From sleek fire stations and light-filled libraries to smart-looking bus shelters, residents and visitors to this South Tyrolean valley are reaping the rewards of an inspired, flexible approach to public architecture.
Nestled among snow-capped mountains and dotted with idyllic villages, the lush green Puster Valley in South Tyrol has long been a popular tourist destination. Once part of the Austrian Empire, this mostly German-speaking area, which is now part of Italy, attracted members of Viennese high society eager to get back to nature. Living well is nothing new for residents, who benefit not only from the great outdoors but also from well-designed buildings, such as police stations, schools and train stations, that have made them the envy of Italy.
The area’s investment in quality architecture is aided by the fact that the South Tyrol province has autonomous status within Italy; each year, 90 per cent of tax revenue generated in the area is invested locally and not sent to Rome. This annual windfall has been wisely distributed to beef up services for citizens and touches all aspects of daily life. That includes smart-looking bus shelters clad in wood and an all-white fire station with recessed windows and sharp angles that resembles a contemporary-art gallery.
“There’s been a conscious effort, especially at the political level, to come up with interesting projects for public use,” says architect Angelika Bachmann, whose practice Stifter + Bachmann has worked on commissions ranging from a nursery to a public bandstand for a mountain village. “As an architect these sorts of jobs are much more fulfilling since you can reach more people through your work and it helps to build a sense of community.”
One politician who is particularly active in promoting public architecture is Christian Tschurtschenthaler. A provincial councillor, he gives MONOCLE a tour of Brunico, a town of 15,000 in the Puster Valley, where he previously served as mayor. On its outskirts he shows off an impressive climbing centre designed by Bachmann that will open its doors this summer. Partially sunk into the ground, the sloped concrete structure mirrors the contours of the hills behind it. From afar it could be mistaken for a concert hall in a modern metropolis and Bachmann admits a choral group has dropped by to test the acoustics. In the pipeline is a plan to use the cavernous space for performances and exhibits.
“We try not to have a small-town mentality when it comes to architecture,” says Tschurtschenthaler. “You can improve one’s quality of life by creating a beautiful space, be it a library or a gym where you have lots of natural light,” he adds, pointing towards the towering glass façade of the climbing centre.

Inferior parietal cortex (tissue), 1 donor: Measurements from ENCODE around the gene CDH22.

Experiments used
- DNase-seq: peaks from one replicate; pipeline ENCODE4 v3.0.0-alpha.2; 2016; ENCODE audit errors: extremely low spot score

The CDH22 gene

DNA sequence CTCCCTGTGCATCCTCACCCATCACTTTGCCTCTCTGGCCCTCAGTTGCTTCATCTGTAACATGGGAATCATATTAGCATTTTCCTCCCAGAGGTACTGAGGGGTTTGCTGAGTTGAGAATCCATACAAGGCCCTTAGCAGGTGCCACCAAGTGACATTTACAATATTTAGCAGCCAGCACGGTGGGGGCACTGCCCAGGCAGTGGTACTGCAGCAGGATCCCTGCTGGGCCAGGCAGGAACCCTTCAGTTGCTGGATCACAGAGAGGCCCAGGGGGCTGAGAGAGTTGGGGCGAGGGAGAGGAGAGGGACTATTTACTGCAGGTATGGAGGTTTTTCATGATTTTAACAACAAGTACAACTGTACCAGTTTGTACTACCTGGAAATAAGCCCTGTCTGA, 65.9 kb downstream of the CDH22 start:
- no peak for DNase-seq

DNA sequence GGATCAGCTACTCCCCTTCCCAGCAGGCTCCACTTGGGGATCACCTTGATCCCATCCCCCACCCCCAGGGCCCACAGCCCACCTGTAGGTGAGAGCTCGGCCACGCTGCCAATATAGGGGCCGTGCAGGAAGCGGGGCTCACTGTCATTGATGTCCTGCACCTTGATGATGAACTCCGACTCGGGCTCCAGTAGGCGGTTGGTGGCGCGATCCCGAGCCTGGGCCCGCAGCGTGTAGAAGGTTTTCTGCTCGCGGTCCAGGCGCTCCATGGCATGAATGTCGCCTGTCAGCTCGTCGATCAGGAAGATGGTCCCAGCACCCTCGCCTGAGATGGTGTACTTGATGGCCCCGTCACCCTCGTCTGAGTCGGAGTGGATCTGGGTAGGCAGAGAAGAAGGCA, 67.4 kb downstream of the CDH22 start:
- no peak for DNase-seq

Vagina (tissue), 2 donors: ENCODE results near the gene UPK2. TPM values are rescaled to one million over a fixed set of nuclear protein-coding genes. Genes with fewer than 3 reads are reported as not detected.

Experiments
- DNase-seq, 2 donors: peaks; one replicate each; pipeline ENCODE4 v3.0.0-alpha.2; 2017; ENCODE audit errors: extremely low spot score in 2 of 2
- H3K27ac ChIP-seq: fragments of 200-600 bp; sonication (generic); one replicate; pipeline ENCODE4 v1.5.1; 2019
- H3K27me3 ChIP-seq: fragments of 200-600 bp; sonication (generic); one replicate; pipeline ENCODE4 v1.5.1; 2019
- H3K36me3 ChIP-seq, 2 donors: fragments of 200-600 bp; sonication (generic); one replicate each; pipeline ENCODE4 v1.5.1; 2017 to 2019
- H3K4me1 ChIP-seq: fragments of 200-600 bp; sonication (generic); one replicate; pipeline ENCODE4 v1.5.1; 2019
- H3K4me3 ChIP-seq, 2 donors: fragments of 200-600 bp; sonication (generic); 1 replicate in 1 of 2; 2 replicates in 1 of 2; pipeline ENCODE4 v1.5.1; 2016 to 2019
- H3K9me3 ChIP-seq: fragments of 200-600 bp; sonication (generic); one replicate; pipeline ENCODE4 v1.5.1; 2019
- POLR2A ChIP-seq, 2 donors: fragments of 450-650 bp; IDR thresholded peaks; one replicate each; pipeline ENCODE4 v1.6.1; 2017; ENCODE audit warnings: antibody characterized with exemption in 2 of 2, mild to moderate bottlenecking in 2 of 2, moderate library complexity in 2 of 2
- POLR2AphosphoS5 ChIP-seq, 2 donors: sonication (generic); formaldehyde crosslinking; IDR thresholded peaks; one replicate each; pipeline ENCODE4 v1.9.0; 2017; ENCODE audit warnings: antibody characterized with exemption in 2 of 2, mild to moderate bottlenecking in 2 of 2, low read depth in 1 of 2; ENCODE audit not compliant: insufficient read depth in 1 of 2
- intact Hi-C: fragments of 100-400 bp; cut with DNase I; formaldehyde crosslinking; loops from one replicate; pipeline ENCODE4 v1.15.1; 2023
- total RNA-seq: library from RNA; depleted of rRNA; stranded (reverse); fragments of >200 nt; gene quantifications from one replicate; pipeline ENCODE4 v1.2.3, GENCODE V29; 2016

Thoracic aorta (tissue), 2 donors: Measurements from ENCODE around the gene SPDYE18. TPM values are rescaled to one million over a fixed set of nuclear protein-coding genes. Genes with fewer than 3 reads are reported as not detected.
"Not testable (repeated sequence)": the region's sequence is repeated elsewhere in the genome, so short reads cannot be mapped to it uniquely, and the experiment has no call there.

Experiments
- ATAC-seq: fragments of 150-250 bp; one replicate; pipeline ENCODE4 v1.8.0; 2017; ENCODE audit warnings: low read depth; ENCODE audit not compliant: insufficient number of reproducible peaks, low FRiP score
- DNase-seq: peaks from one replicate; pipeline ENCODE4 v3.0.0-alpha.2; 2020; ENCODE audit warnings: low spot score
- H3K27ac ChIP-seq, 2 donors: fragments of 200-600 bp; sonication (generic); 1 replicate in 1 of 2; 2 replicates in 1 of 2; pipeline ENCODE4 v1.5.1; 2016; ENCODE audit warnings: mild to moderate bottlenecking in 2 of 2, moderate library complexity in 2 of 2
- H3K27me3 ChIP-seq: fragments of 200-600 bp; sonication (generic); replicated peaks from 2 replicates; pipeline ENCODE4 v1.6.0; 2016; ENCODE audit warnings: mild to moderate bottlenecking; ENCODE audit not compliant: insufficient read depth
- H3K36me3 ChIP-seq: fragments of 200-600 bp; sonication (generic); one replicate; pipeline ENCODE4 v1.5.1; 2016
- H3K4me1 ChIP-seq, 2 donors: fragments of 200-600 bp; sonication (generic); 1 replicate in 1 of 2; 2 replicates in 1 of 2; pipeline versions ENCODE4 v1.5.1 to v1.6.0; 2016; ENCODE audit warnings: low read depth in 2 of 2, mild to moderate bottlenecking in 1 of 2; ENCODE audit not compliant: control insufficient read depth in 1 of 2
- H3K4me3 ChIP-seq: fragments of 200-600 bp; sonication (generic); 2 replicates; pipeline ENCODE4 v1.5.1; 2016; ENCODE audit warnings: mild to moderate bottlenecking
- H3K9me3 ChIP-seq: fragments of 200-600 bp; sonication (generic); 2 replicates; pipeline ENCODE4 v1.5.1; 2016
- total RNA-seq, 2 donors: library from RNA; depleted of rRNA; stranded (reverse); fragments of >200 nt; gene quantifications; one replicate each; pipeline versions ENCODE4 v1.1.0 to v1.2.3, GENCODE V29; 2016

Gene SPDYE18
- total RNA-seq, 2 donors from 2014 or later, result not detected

Like many other architecture firms in the area, Bachmann’s studio often relies on local materials such as larch from the nearby Aurina Valley. The wood is a common sight in the valley and the practice won praise from the Triennale Design Museum in Milan for referencing the shingled roofs of traditional mountain farmhouses when it used larch planks to cover a football grandstand. Wooden details are everywhere, from train stations to stairwells in museums and handrails in retirement homes. “We try to give people a sense of place; too often, public buildings such as hospitals all look alike inside,” says Bachmann.
Another architecture firm working in the public realm is Brunico-based EM2, which has added modern touches to Gothic churches lining the bucolic valley. In one parish, the practice inserted a concrete wall in the village cemetery to store urns in alcoves. Tastefully painted vertical strips of glass that evoke a beautiful sunset cover the urns, while granite fountains with blackened bronze spouts supply parishioners with water to tend to flowers at burial plots.
In Brunico there’s more evidence of spruced-up public spaces. A glass-and-steel addition to a high school sits in the medieval old town. The library in the square next to city hall has oversized porthole windows and skylights. Inside, visitors have access to concealed power outlets at reading tables, comfortable loungers and curtains that pull back to reveal panoramic views of the Alps; there’s even a terrace to get a spot of fresh air between study sessions.
“These kind of investments make a city, no matter how big it is, liveable,” says Brunico native and library regular Ursula Mahlknecht. “My retired father likes to come here to read the papers and my brother uses it to immerse himself in a project when he needs peace and quiet. It serves the community and it’s pleasing to the eye.”